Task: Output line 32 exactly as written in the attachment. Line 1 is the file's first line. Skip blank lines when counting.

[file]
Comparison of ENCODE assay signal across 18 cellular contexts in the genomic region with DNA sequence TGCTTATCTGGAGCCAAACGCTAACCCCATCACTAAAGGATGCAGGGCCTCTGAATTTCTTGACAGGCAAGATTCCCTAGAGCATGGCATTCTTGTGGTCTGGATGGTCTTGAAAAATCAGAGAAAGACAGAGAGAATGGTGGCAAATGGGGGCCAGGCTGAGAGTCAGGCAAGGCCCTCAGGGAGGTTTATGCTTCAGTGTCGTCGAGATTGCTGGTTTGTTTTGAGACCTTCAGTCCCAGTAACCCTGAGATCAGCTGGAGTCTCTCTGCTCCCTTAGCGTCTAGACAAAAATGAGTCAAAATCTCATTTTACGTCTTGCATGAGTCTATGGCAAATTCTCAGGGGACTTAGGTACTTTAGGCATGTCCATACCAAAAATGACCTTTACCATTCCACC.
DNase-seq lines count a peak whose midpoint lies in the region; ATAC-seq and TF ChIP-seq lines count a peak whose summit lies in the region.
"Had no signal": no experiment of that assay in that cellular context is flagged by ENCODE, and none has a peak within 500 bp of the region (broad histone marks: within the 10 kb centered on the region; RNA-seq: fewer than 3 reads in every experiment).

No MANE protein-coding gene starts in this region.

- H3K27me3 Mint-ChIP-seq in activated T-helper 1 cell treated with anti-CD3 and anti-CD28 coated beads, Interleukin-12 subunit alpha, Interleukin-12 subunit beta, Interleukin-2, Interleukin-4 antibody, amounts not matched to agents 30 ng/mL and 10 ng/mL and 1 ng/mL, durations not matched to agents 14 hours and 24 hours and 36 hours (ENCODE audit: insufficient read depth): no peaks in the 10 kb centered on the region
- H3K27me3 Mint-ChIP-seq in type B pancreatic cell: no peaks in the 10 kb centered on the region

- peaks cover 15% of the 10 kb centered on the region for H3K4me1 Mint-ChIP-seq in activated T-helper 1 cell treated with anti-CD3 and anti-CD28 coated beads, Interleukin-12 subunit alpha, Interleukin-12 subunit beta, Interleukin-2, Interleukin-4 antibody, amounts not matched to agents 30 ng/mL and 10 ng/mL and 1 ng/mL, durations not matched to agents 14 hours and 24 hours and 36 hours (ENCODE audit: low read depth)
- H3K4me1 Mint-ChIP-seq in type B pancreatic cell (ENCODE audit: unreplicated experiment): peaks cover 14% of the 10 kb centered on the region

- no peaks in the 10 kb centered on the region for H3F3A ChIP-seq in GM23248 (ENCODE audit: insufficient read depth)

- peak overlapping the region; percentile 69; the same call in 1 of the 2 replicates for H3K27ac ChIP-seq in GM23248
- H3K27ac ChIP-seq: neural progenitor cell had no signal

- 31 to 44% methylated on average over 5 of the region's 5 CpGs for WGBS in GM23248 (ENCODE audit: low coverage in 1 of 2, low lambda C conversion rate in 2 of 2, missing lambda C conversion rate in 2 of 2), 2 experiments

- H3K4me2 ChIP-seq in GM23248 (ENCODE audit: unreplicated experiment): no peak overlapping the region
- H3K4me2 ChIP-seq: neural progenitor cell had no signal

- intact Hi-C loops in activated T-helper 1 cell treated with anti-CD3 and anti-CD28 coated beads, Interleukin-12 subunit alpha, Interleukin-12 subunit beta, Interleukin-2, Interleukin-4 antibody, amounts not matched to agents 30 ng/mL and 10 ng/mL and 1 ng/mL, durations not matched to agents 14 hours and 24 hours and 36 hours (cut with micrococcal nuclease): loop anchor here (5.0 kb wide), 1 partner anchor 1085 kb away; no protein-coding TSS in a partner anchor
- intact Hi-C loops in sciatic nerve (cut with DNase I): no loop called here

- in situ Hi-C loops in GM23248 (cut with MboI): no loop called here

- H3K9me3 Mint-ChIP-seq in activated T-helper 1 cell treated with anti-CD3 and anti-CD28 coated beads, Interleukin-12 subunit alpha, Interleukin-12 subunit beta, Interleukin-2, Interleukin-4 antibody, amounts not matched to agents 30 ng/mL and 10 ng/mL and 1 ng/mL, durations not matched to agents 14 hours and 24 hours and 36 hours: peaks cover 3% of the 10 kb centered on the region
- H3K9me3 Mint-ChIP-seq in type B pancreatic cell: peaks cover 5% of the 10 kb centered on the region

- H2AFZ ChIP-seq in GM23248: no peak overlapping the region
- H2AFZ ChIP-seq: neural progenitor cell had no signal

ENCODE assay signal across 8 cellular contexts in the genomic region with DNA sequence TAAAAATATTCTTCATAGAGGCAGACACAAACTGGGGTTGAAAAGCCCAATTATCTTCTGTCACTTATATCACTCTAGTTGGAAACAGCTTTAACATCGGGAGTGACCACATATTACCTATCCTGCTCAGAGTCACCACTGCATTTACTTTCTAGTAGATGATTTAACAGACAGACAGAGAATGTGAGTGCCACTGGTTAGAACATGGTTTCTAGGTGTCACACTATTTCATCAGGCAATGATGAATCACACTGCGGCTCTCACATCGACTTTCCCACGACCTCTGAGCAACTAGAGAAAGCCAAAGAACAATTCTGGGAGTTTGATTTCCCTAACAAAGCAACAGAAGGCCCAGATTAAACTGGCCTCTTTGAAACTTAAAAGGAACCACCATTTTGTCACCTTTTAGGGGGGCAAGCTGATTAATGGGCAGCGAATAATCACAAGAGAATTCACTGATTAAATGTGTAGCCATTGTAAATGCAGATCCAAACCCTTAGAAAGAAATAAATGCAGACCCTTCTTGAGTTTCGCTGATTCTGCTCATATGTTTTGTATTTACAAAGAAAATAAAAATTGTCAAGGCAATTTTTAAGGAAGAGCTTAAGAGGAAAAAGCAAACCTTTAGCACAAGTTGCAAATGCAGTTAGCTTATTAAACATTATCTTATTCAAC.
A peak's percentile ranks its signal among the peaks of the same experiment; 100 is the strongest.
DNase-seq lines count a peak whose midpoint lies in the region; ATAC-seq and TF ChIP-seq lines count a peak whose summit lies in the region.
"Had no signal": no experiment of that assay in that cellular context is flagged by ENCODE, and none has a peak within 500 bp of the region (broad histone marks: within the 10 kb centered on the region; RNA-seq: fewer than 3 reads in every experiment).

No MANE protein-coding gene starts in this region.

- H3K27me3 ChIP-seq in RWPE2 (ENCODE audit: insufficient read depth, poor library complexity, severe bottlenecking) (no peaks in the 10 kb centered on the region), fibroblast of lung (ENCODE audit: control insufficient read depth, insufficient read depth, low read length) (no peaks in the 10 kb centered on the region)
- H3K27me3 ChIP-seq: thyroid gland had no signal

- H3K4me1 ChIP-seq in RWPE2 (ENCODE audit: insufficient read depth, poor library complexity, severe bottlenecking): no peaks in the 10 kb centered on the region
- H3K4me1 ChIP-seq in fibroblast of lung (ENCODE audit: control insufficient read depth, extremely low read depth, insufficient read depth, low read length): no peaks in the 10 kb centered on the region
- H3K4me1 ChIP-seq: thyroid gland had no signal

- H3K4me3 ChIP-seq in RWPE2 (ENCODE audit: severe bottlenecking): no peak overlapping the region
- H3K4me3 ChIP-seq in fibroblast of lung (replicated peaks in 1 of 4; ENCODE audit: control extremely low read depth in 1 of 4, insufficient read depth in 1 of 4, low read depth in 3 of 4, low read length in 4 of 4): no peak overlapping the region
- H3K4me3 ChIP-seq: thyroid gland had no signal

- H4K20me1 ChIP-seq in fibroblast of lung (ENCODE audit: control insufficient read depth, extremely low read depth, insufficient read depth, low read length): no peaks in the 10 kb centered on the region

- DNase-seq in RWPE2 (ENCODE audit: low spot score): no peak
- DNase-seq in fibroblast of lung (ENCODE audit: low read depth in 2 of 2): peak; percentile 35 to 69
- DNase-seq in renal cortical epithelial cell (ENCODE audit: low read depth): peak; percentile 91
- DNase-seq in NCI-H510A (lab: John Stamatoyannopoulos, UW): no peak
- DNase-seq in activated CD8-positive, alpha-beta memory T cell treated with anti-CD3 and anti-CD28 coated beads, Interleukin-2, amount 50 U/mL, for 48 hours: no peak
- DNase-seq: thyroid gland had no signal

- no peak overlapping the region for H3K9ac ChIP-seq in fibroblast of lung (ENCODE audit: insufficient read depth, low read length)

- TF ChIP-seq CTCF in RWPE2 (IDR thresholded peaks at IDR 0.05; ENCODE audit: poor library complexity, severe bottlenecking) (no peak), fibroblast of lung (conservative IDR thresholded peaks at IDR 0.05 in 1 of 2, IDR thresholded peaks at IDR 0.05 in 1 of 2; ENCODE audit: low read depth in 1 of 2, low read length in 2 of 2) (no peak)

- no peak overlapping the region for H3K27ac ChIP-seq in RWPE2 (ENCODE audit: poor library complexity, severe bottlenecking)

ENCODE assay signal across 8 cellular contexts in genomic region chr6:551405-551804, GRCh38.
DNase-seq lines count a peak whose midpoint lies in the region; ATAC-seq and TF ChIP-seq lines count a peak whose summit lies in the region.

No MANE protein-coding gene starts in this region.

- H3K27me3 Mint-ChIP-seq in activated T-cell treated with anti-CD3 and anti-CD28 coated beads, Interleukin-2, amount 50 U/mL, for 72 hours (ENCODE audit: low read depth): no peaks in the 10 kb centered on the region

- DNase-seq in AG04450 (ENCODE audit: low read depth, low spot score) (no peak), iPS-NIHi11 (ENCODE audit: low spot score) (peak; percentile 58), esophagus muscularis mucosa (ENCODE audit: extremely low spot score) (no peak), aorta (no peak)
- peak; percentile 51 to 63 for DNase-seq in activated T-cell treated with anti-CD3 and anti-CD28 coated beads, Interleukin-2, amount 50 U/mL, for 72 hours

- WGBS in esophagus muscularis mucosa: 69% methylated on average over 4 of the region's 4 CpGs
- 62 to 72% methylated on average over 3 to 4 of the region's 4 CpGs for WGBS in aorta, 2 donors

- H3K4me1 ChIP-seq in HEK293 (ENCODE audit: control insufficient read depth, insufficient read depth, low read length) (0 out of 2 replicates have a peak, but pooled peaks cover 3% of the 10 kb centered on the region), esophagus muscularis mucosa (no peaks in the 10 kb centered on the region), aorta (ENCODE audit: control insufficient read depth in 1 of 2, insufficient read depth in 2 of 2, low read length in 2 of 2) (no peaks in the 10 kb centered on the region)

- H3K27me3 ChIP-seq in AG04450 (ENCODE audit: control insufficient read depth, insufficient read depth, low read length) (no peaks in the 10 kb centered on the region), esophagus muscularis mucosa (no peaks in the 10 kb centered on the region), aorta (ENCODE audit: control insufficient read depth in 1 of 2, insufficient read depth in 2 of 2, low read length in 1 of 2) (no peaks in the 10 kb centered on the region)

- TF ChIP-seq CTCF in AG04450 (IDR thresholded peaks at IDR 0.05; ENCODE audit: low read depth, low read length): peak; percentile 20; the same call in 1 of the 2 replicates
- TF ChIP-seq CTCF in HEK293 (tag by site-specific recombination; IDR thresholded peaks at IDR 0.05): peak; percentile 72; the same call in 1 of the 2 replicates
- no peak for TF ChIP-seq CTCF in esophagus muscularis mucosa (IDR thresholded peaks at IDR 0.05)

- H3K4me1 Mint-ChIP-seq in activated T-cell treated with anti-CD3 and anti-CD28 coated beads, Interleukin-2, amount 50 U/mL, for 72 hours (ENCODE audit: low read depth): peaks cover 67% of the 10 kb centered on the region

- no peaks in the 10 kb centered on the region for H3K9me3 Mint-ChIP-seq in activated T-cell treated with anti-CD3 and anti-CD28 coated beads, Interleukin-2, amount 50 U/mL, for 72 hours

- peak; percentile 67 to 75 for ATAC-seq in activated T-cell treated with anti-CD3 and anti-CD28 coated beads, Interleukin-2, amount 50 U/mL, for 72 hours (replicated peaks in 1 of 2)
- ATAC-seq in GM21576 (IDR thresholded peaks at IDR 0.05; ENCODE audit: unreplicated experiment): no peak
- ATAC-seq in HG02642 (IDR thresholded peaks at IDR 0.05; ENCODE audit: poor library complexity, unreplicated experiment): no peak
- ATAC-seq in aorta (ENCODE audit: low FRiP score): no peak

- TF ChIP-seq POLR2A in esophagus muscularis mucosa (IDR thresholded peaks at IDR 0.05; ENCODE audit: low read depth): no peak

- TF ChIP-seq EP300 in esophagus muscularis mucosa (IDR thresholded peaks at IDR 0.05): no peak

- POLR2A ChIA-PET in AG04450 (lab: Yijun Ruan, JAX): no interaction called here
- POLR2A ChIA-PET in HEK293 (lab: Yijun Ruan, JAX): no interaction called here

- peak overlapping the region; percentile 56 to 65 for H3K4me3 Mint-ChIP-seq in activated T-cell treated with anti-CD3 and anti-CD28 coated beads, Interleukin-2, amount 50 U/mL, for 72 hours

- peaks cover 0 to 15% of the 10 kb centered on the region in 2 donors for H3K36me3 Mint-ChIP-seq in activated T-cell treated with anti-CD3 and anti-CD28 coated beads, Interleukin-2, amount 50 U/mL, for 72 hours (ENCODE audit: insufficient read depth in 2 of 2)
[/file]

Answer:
- H3K4me3 ChIP-seq in RWPE2 (ENCODE audit: severe bottlenecking): no peak overlapping the region